This section is from "The Horticulturist, And Journal Of Rural Art And Rural Taste", by P. Barry, A. J. Downing, J. Jay Smith, Peter B. Mead, F. W. Woodward, Henry T. Williams. Also available from Amazon: Horticulturist and Journal of Rural Art and Rural Taste.
This is an advertisement of the "lion" machine at the Illinois State Fair at Chicago. It attracted more attention than any other implement on the ground, and is certainly a most ingenious and useful article. Twelve hundred, we were informed by the proprietor, J. S. Wright, were built for the harvest of 1855.
Wife* "Well, now, as sure as I'm alive, husband, you've been to auction and brought a pack of cinnamon roses home, and I have had a man digging half a day to get the pests out of my garden. Do throw them right into the street." - Husband. "Why here's the list, Viburnum opulus, and the Symphora racemosa, and the Philadelphus coronarius, and Syringa vulgaris, and I'm. sure - " - Wife. "Pshaw! You've paid away your money for a pretty parcel of Latin names. I don't care what you call them, but they are nothing but our old-fashioned syringas and lilacs, and snowballs, and waxberries." Alas, out of thirty dollars' worth, the poor wife got a few new plants that she might have purchased of an honest florist for two dollars. We are now in the vernal season of auctions.
At a recent auction sale of plants by Mr. Mitchell, near Southgate, England, some specimens reached most astonishing prices. For instance: Cattleya Mossiae, $73; Sar-racenia sp., $184; Sarracenia Drummondie alba, &157; Azalea stella, $52.50; Azalea chelsoni, $55; Hedaroma tulipifera, $80; Gleichenia rupestris, $99; Adiantum farley-ense, $27; Anthurium Scherzerianum, $330; Cocos Weddeliana, $145; Nepenthes san-guinea, $71; Nepenthes Hookeri, $130.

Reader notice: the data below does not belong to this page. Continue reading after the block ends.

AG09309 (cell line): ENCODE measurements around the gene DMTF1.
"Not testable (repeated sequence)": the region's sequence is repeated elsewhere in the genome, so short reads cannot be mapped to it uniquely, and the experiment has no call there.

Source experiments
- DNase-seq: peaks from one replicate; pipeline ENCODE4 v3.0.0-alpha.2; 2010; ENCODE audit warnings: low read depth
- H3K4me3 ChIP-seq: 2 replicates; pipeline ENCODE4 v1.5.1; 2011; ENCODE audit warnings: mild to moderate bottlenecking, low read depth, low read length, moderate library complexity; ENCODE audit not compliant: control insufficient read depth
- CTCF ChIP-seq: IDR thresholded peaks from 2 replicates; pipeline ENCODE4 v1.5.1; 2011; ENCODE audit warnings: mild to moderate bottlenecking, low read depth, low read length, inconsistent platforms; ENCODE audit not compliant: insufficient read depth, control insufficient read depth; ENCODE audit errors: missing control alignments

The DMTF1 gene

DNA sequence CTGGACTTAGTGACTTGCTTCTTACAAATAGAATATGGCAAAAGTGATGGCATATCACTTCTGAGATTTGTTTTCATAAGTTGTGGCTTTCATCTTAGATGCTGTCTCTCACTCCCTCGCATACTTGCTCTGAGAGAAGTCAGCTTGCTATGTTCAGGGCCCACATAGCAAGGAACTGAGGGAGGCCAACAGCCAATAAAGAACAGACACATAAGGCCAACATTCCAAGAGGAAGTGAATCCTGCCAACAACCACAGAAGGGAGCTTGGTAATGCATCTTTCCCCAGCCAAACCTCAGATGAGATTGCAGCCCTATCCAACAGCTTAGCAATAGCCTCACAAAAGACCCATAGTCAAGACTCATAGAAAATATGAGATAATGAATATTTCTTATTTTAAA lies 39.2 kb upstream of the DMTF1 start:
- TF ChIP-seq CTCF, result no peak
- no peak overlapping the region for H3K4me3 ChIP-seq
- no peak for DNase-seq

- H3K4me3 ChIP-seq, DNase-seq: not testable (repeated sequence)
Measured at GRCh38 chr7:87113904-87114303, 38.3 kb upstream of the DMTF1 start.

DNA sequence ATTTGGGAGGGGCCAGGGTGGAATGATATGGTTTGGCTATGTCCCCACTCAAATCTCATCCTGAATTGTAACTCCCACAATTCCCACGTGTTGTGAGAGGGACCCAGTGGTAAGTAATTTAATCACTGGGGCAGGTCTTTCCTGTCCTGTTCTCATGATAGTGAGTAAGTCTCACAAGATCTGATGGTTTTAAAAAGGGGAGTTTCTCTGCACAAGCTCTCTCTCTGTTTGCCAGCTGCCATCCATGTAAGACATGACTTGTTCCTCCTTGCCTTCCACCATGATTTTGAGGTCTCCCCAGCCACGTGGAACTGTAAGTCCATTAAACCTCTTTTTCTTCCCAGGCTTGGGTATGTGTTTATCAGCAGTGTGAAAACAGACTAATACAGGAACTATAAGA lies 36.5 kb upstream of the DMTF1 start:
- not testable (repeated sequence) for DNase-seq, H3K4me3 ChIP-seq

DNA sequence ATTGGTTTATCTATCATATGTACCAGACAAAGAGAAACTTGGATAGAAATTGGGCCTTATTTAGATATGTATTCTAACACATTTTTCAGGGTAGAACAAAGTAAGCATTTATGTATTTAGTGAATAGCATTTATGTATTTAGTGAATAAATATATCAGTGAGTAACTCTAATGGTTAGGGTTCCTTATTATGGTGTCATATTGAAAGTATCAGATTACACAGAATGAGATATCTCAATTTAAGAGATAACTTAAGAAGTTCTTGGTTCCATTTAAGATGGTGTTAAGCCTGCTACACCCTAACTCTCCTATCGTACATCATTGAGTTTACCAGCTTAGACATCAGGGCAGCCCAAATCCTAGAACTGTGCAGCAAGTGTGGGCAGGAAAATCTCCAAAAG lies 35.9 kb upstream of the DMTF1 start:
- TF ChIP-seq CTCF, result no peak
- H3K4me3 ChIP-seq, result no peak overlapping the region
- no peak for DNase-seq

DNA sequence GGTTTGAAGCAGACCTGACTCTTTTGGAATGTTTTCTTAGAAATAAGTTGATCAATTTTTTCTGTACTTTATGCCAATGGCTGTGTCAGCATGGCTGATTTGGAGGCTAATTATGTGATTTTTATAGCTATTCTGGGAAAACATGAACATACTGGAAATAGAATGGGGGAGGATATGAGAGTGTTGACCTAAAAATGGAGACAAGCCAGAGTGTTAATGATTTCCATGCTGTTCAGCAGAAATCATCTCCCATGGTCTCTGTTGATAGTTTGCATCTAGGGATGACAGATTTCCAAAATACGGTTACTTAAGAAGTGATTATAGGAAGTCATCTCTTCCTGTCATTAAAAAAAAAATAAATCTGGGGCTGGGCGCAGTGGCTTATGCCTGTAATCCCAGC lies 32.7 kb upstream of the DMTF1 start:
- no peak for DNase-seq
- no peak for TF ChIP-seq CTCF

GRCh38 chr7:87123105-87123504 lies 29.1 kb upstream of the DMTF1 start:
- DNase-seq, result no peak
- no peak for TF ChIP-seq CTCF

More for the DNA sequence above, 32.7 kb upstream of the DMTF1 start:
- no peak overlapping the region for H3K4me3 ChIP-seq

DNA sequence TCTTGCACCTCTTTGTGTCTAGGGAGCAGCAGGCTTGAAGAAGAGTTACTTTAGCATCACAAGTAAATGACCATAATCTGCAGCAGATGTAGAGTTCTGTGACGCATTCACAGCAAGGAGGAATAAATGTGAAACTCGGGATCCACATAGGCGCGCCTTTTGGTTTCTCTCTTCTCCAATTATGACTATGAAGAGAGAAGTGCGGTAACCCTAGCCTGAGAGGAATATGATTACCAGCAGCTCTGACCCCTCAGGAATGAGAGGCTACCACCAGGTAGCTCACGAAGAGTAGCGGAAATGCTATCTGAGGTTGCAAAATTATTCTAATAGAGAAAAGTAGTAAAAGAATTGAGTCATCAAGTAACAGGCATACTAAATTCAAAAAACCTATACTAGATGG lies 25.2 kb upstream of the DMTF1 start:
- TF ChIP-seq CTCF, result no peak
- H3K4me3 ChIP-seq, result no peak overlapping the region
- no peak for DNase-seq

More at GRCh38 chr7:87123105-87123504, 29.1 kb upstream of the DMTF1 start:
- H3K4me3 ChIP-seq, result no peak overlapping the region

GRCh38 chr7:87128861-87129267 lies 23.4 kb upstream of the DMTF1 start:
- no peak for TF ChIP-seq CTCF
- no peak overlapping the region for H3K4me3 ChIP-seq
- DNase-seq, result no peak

Of this species, which is familiar in English gardens in the variegated state, there was included in this fine collection the original or green-leaved state, both male and female plants; the latter bore orange-colored, oblong-ovate berries, about the size of the pomes of the large-fruited species of Crataegus. It had on a previous occasion obtained a Certificate of Merit.
E. S. Oh yes, we have grown Auriculas here as fine as we ever saw them in England. As you say you have grown them there, all the difference you need make in your culture here, is to keep the plants entirely in the shade from the time they go out of bloom until the end of September.
Mr. Fowler, who was employed by the Australian and Van Dieman's Land Government to collect seeds, is now in this country, and advertises, in our columns, some rare seeds, such as Acacias, Kennedias, Pultenias, Indigoferas, etc. etc, at a moderate price, affording an opportunity which rarely occurs for amateurs and others to procure rarities.
Henry Little & Co., of Bangor Maine, continue to furnish seeding evergreens at very low prices. - See Advertising Columns.
TheAustrian Pine in rich deep soils forms one of the most dense trees of the whole pine family. It is of rapid growth, with rich deep blue-green foliage, that for backgrounds or masses is admirably created. As a single tree, also, upon a lawn, it is. always beautiful; and, when the scenery will admit, groups of this pine with the tulip tree, mountain ash, dogwood, etc., are exceedingly effective.
There is a Southern Pine - Pinus Australis - native of our Southern States, that has leaves much longer than the Austriaca, and of a lighter more yellow green. It, however, is not hardy in the middle Northern States unless shielded, or surrounded, in fact, with other evergreens. South, where it is hardy, few varieties surpass it in beauty.
Fig. 49. - The Russian Pine,